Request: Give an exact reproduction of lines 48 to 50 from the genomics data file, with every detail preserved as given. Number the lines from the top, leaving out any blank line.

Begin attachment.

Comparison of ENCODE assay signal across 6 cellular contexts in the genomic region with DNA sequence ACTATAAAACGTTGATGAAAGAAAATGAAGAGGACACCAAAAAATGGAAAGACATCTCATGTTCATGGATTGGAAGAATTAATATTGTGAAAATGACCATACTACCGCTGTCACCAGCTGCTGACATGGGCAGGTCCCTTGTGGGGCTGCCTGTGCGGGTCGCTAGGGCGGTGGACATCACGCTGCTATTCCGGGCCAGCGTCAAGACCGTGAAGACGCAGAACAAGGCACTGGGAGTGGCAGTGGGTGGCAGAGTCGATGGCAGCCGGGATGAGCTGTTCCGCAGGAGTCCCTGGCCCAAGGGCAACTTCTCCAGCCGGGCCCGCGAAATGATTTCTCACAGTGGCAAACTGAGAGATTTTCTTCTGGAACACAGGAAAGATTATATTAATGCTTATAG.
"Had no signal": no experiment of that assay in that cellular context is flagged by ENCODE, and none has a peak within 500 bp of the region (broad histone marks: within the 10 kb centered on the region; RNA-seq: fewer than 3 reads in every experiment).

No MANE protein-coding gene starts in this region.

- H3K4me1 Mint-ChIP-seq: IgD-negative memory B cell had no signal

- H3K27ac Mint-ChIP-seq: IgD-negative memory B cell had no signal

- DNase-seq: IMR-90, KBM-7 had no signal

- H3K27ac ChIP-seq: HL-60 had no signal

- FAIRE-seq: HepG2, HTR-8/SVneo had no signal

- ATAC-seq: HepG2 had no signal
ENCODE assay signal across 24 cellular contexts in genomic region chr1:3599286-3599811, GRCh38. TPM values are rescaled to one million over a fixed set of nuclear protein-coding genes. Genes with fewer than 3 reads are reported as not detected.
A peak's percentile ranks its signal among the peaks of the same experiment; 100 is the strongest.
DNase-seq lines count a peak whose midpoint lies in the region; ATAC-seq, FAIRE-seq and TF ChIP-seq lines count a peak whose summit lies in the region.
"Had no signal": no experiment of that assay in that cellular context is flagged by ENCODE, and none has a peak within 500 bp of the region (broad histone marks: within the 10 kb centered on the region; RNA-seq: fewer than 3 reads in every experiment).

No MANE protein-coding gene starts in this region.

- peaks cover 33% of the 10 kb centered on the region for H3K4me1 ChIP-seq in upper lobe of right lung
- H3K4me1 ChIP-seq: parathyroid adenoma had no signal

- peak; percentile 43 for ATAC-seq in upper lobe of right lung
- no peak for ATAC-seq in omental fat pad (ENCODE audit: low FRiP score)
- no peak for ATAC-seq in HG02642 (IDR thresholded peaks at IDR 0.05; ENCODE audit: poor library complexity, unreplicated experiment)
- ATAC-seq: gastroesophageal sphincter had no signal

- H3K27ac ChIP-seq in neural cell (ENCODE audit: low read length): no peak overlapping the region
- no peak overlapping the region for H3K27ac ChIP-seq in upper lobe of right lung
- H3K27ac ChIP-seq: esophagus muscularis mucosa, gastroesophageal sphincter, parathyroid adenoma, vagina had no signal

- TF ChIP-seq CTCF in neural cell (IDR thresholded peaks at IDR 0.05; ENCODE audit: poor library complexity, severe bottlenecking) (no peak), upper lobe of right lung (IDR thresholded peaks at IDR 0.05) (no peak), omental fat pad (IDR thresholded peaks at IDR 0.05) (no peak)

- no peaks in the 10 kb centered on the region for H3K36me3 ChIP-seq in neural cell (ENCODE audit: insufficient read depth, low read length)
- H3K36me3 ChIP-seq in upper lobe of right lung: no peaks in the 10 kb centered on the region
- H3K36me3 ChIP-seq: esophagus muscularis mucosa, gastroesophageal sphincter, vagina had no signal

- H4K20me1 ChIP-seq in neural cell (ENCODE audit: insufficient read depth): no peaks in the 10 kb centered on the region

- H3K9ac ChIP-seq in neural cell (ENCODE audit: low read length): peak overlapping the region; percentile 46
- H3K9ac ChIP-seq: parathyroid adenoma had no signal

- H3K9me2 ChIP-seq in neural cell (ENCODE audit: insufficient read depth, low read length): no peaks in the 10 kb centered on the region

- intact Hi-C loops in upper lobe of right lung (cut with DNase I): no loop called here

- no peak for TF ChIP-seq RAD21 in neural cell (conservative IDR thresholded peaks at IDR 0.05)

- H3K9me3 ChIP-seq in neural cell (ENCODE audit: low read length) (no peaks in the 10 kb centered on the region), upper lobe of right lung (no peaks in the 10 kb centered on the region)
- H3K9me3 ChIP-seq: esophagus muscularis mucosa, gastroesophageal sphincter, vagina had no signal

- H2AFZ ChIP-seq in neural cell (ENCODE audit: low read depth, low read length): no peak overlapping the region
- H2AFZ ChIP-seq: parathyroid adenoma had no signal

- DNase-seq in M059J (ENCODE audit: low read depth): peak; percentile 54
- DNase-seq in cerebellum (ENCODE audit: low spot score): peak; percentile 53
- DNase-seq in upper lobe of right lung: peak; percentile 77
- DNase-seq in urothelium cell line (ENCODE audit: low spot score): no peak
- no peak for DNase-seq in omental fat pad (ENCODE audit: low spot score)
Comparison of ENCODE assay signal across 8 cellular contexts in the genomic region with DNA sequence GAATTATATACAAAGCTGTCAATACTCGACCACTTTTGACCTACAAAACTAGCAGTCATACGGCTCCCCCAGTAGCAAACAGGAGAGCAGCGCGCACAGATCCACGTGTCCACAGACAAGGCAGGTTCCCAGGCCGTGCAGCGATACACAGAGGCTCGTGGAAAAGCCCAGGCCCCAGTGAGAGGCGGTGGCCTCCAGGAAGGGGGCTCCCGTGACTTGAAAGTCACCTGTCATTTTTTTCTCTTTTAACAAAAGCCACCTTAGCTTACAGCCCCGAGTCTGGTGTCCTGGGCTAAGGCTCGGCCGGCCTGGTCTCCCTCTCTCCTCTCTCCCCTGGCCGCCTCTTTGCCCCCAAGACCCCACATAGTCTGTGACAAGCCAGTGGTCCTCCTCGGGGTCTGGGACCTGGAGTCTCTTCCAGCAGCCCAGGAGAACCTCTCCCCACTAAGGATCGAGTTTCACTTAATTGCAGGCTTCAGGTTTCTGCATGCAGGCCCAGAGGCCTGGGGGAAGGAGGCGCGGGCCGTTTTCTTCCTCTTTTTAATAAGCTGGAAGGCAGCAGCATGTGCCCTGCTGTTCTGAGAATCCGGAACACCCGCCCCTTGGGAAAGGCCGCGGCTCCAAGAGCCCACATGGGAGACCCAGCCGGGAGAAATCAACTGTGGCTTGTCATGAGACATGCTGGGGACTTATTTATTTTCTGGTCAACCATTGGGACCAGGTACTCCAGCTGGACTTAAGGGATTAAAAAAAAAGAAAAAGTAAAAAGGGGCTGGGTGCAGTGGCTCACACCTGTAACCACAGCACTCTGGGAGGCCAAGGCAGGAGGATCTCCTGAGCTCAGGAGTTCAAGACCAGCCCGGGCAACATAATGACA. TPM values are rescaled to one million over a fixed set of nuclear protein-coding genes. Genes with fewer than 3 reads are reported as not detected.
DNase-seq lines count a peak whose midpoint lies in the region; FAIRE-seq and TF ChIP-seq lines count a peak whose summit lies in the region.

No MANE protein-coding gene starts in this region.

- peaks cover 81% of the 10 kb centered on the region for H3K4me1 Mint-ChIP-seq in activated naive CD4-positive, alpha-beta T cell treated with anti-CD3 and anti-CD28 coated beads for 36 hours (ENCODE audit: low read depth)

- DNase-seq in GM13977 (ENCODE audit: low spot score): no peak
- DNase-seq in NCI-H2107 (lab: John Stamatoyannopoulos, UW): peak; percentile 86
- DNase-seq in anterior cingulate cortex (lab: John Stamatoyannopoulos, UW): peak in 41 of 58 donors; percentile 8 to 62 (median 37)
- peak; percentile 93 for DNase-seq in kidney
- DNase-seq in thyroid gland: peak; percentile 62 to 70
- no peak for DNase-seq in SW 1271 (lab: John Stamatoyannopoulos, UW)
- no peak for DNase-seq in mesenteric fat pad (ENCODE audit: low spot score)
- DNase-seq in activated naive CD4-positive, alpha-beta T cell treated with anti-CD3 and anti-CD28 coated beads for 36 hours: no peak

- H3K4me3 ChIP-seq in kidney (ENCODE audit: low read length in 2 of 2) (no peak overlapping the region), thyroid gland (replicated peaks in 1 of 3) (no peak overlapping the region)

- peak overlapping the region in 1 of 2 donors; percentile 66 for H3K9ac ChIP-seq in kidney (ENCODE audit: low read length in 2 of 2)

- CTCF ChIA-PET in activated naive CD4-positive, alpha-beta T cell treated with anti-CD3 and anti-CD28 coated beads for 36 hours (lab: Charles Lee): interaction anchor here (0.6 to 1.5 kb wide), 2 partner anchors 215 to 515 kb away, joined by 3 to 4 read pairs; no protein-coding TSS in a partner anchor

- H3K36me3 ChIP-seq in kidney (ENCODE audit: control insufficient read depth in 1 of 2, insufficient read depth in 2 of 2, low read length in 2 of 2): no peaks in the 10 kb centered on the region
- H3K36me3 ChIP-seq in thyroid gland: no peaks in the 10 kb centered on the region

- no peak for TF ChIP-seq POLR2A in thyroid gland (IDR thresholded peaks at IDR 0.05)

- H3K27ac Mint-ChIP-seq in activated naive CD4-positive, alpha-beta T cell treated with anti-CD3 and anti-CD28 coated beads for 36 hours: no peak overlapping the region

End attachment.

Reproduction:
- DNase-seq in NCI-H2107 (lab: John Stamatoyannopoulos, UW): peak; percentile 86
- DNase-seq in anterior cingulate cortex (lab: John Stamatoyannopoulos, UW): peak in 41 of 58 donors; percentile 8 to 62 (median 37)
- peak; percentile 93 for DNase-seq in kidney